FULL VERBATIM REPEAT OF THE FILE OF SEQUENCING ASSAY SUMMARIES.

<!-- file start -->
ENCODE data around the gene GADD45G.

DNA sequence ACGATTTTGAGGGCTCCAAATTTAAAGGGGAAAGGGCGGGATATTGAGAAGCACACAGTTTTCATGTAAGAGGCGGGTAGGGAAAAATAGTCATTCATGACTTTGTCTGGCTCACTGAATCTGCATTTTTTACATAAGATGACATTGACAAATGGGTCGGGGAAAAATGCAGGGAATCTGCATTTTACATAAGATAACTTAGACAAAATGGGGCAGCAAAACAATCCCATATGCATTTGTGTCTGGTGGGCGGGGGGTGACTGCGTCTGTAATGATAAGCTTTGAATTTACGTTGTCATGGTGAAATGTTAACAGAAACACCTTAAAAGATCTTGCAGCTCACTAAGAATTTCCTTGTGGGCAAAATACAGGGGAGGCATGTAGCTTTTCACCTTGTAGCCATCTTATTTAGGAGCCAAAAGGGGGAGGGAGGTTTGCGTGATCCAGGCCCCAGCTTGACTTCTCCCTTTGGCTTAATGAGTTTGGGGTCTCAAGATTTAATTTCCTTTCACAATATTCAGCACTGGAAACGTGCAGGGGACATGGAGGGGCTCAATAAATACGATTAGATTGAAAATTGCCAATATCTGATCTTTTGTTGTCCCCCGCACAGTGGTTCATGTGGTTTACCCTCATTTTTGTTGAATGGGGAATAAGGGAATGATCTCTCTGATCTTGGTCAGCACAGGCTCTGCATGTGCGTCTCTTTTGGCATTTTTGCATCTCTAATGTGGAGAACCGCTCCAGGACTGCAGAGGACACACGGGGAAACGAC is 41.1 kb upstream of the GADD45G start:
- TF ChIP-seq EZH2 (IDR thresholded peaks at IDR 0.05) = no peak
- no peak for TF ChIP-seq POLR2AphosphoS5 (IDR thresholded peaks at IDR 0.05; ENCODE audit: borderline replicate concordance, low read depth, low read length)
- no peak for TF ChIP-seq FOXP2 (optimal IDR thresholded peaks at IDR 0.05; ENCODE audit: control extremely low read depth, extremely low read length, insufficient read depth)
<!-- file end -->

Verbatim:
ENCODE data around the gene GADD45G.

DNA sequence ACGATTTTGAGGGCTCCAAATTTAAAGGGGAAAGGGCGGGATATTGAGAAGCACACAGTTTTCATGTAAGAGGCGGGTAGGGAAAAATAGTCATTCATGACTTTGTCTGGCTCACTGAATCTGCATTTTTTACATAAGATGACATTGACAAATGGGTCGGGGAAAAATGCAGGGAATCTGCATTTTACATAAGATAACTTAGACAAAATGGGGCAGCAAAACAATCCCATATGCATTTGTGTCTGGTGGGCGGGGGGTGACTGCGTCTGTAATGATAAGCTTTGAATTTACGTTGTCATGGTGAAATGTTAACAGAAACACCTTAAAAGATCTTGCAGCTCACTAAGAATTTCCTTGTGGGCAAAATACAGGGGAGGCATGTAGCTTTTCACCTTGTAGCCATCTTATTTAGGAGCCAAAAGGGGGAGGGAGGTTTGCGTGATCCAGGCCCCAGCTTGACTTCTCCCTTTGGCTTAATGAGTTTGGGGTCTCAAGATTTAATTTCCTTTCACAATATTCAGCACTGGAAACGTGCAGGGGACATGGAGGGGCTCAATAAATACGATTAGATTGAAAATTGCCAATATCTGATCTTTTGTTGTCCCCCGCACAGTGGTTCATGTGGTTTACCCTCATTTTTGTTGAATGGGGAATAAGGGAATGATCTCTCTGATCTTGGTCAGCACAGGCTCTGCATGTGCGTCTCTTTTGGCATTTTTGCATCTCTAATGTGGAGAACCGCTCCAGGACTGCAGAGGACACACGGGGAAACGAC is 41.1 kb upstream of the GADD45G start:
- TF ChIP-seq EZH2 (IDR thresholded peaks at IDR 0.05) = no peak
- no peak for TF ChIP-seq POLR2AphosphoS5 (IDR thresholded peaks at IDR 0.05; ENCODE audit: borderline replicate concordance, low read depth, low read length)
- no peak for TF ChIP-seq FOXP2 (optimal IDR thresholded peaks at IDR 0.05; ENCODE audit: control extremely low read depth, extremely low read length, insufficient read depth)